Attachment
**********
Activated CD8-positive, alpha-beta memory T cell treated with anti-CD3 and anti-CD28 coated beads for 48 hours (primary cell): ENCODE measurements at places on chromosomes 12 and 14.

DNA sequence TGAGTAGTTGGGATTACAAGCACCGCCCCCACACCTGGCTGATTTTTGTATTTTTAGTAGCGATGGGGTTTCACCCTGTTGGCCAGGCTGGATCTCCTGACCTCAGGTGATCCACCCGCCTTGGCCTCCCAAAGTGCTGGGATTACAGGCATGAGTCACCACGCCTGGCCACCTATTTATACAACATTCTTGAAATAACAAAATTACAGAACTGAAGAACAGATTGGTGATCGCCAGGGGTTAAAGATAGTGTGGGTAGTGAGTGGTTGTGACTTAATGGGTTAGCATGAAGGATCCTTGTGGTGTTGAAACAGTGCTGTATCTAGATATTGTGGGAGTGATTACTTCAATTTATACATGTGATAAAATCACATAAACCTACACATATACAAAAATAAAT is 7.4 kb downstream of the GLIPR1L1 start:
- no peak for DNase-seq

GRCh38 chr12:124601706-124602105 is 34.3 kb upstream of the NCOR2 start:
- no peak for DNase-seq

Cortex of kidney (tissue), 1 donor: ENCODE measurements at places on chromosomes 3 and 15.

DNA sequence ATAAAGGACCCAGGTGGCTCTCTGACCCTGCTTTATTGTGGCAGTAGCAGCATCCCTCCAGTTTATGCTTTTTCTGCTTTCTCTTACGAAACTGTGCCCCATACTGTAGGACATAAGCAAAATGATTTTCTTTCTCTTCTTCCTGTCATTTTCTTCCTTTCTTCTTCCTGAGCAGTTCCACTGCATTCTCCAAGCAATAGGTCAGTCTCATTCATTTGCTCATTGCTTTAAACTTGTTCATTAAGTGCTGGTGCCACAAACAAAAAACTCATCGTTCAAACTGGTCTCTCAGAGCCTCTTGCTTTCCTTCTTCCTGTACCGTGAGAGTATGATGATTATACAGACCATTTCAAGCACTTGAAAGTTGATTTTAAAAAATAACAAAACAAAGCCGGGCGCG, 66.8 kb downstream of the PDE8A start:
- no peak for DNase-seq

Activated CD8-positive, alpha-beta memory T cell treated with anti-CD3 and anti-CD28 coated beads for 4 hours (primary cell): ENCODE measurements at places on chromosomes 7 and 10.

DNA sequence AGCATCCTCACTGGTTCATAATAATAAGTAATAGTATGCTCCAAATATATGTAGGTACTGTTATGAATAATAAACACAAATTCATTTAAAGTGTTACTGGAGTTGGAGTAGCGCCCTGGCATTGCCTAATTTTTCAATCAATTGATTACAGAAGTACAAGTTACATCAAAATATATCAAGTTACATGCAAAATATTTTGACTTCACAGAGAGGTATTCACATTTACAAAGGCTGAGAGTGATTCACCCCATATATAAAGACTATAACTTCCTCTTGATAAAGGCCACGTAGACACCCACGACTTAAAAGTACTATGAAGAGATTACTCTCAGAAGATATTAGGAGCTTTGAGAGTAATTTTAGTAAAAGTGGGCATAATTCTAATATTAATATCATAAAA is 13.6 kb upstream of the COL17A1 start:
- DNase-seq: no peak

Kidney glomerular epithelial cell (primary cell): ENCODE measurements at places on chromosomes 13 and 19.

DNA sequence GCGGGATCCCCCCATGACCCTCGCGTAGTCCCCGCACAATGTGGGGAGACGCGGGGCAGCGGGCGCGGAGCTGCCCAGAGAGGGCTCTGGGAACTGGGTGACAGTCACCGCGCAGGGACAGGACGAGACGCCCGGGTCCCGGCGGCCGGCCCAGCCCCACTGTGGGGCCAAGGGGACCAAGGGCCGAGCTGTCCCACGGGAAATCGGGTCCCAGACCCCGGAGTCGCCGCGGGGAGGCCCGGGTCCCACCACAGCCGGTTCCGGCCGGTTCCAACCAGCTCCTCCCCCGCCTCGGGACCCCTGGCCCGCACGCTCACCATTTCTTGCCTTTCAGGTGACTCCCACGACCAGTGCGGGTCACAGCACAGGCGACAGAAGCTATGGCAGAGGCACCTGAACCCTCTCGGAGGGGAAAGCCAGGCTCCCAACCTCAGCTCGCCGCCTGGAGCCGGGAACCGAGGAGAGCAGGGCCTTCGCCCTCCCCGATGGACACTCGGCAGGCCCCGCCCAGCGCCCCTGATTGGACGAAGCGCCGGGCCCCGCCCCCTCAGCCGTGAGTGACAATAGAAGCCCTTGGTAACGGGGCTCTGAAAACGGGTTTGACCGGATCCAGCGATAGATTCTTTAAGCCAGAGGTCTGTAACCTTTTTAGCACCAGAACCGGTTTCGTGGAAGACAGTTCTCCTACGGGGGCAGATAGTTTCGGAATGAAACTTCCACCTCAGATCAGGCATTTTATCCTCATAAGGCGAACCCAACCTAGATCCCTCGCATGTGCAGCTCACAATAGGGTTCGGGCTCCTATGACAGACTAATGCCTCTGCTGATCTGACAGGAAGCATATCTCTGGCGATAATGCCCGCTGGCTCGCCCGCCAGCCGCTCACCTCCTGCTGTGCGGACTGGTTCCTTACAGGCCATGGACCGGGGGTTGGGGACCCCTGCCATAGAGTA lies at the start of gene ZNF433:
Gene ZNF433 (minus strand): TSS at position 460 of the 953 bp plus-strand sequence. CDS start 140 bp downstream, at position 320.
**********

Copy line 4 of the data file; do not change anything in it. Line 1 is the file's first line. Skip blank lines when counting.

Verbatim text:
GRCh38 chr12:124601706-124602105 is 34.3 kb upstream of the NCOR2 start: